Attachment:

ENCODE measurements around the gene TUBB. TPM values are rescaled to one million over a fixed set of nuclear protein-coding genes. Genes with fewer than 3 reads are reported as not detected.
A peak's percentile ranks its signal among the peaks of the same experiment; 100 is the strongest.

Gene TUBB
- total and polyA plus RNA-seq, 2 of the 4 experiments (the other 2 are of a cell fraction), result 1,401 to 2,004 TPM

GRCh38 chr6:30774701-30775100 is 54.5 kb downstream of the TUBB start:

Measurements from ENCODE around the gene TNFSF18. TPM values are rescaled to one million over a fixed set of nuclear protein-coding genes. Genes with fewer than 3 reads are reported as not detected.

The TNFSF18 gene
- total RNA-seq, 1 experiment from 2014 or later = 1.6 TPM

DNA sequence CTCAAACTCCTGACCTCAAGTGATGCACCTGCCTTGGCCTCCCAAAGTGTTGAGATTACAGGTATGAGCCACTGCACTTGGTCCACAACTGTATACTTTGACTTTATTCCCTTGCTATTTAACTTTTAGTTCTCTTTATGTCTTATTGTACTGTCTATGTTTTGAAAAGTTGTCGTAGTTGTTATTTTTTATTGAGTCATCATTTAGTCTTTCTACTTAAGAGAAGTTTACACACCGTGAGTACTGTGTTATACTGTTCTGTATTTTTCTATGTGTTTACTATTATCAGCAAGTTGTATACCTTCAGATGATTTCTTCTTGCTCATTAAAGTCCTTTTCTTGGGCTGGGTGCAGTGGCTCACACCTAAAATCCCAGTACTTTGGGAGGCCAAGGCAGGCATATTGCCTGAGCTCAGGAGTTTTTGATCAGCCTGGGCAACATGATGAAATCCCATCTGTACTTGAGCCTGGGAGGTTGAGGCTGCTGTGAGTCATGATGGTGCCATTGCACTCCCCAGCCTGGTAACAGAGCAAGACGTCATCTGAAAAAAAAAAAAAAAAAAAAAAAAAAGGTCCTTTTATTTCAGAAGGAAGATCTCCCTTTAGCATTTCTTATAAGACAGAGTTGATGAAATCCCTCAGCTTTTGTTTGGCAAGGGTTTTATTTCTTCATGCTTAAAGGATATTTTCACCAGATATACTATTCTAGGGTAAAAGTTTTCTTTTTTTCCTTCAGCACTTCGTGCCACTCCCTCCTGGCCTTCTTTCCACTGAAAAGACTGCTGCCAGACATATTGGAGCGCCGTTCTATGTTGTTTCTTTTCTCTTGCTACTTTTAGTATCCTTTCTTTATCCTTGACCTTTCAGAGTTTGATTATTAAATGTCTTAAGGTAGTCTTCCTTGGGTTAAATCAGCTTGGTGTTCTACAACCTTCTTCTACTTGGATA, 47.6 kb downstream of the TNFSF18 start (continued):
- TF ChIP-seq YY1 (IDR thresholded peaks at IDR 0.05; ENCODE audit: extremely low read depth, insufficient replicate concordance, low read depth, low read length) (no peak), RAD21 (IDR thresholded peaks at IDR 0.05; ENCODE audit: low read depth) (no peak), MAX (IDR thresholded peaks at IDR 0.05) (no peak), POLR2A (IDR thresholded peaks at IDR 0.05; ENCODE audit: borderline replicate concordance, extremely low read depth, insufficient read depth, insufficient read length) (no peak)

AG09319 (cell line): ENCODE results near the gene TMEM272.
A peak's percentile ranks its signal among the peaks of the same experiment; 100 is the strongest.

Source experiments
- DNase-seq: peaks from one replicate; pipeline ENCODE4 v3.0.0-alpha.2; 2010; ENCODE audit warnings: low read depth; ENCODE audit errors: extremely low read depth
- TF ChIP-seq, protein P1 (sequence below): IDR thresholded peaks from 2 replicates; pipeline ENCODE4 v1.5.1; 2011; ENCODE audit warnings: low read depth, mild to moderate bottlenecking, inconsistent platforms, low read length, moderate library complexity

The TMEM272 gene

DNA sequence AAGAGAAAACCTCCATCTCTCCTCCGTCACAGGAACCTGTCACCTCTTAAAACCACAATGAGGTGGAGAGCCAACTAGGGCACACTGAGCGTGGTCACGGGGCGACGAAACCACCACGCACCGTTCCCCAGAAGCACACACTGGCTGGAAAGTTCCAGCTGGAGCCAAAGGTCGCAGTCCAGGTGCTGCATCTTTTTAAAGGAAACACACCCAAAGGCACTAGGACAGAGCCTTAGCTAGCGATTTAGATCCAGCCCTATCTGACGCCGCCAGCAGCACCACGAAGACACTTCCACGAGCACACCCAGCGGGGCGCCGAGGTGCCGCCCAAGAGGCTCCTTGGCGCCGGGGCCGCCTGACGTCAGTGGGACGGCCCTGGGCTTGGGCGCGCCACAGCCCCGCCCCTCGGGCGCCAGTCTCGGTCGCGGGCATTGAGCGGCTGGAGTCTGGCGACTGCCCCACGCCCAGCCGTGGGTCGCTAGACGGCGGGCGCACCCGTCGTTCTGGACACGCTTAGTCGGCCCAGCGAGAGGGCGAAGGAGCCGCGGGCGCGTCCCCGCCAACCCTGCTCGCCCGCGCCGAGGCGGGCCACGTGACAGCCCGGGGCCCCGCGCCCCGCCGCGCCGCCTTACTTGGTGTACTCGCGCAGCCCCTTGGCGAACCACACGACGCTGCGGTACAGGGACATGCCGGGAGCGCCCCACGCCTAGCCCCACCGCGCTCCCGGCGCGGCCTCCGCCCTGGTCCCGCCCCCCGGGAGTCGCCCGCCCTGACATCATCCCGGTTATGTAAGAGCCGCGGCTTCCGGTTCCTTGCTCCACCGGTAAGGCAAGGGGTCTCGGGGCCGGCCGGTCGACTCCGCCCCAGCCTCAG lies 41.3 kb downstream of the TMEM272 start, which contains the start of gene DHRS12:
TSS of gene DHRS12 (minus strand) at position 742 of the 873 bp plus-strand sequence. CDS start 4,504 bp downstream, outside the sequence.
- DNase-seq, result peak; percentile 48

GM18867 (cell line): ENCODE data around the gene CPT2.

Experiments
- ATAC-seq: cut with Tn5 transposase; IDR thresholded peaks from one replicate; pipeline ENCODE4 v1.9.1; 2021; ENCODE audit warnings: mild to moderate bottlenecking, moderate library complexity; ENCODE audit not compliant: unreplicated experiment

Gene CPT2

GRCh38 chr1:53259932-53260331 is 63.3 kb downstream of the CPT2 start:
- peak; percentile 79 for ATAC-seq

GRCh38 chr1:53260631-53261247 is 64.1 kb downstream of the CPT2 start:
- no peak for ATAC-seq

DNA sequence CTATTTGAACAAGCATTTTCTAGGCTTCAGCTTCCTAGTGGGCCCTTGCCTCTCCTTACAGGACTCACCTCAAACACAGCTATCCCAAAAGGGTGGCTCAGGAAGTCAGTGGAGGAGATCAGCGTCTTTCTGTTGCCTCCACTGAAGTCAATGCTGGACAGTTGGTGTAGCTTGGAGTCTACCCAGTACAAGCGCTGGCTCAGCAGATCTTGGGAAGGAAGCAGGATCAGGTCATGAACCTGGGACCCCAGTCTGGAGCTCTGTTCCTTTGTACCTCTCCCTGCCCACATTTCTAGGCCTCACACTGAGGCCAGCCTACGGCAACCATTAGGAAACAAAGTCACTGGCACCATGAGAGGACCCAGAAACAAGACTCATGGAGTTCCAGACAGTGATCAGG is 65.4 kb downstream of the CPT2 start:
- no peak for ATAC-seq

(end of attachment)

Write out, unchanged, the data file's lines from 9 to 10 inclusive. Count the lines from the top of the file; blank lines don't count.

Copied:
DNA sequence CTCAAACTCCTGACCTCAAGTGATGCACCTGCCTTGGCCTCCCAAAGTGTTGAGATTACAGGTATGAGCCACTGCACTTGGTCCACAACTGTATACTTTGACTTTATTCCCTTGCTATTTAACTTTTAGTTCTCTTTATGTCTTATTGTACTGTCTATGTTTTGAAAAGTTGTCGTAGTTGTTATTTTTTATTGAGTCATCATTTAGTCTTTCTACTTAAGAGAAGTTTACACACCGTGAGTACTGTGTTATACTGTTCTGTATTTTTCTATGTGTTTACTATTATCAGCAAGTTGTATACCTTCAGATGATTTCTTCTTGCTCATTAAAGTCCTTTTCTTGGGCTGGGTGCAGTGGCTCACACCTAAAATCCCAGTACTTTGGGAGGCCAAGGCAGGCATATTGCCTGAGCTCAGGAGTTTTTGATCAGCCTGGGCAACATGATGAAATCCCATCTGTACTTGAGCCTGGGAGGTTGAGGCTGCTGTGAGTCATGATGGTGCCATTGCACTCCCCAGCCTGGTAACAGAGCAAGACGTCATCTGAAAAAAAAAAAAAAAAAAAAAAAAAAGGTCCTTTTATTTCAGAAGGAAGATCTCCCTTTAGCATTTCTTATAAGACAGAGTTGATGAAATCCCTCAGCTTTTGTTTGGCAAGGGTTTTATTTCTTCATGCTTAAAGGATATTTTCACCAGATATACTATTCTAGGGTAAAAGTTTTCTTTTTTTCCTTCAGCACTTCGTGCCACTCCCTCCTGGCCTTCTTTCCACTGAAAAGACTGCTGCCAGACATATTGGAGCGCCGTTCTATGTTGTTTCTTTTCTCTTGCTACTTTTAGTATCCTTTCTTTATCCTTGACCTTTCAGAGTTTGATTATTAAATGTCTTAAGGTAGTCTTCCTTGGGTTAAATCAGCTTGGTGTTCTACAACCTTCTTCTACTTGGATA, 47.6 kb downstream of the TNFSF18 start (continued):
- TF ChIP-seq YY1 (IDR thresholded peaks at IDR 0.05; ENCODE audit: extremely low read depth, insufficient replicate concordance, low read depth, low read length) (no peak), RAD21 (IDR thresholded peaks at IDR 0.05; ENCODE audit: low read depth) (no peak), MAX (IDR thresholded peaks at IDR 0.05) (no peak), POLR2A (IDR thresholded peaks at IDR 0.05; ENCODE audit: borderline replicate concordance, extremely low read depth, insufficient read depth, insufficient read length) (no peak)